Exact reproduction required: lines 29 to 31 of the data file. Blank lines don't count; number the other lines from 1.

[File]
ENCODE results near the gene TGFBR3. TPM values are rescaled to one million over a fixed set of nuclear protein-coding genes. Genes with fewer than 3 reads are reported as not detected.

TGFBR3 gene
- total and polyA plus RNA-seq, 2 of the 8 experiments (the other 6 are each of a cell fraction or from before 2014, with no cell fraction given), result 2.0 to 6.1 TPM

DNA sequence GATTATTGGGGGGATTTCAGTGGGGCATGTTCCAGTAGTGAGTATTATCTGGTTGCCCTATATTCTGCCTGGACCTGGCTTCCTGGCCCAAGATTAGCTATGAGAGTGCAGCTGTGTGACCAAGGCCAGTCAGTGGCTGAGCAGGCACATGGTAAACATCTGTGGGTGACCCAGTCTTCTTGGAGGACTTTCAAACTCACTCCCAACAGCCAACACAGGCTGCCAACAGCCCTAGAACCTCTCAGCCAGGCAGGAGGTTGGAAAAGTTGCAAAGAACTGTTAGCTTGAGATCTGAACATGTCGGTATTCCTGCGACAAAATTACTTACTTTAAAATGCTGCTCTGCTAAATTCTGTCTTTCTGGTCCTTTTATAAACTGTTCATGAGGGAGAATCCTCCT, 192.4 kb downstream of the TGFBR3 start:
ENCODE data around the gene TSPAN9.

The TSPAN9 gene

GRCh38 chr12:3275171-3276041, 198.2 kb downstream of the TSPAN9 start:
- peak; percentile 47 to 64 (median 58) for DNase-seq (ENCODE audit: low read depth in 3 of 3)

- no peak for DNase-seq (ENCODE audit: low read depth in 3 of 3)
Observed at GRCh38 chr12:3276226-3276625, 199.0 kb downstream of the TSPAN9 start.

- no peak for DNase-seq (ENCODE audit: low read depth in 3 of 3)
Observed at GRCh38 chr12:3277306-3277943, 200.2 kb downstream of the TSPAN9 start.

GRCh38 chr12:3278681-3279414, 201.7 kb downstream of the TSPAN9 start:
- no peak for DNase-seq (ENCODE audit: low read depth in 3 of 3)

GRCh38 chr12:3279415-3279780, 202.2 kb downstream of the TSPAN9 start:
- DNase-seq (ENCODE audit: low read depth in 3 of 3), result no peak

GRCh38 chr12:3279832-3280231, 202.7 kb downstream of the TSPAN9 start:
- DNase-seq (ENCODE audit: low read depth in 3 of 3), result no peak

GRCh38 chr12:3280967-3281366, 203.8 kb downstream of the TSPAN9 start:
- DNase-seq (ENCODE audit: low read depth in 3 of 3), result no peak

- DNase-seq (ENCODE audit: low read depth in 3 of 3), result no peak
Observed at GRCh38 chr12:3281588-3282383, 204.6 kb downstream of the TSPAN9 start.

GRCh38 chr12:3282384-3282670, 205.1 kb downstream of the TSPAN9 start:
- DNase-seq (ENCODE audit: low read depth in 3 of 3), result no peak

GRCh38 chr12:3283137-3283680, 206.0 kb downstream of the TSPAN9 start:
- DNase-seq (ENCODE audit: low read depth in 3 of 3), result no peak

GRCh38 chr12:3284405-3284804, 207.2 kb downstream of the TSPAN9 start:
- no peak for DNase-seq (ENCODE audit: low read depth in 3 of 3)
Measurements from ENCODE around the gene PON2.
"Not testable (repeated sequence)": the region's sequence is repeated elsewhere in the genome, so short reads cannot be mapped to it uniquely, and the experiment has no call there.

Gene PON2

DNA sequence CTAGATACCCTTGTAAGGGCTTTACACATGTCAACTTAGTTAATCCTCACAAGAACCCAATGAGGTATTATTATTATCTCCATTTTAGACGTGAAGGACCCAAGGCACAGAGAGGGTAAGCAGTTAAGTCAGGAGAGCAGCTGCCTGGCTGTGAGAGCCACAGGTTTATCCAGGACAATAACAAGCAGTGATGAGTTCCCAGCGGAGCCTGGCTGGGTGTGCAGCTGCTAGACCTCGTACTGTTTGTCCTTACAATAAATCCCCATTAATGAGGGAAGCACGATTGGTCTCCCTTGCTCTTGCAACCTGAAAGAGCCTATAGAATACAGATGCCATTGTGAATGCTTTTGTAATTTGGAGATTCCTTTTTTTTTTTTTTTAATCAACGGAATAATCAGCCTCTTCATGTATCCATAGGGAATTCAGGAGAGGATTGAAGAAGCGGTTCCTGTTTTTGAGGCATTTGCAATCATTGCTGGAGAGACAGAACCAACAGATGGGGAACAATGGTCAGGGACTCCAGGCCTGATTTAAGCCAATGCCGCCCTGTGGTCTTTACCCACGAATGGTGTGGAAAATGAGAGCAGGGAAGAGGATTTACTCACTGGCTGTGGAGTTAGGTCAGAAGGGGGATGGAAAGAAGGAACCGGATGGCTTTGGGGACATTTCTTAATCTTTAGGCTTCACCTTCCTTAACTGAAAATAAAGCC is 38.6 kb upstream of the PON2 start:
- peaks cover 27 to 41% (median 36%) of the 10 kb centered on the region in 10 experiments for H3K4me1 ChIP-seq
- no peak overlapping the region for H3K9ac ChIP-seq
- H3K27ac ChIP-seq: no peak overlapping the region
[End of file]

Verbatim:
Measurements from ENCODE around the gene PON2.
"Not testable (repeated sequence)": the region's sequence is repeated elsewhere in the genome, so short reads cannot be mapped to it uniquely, and the experiment has no call there.

Gene PON2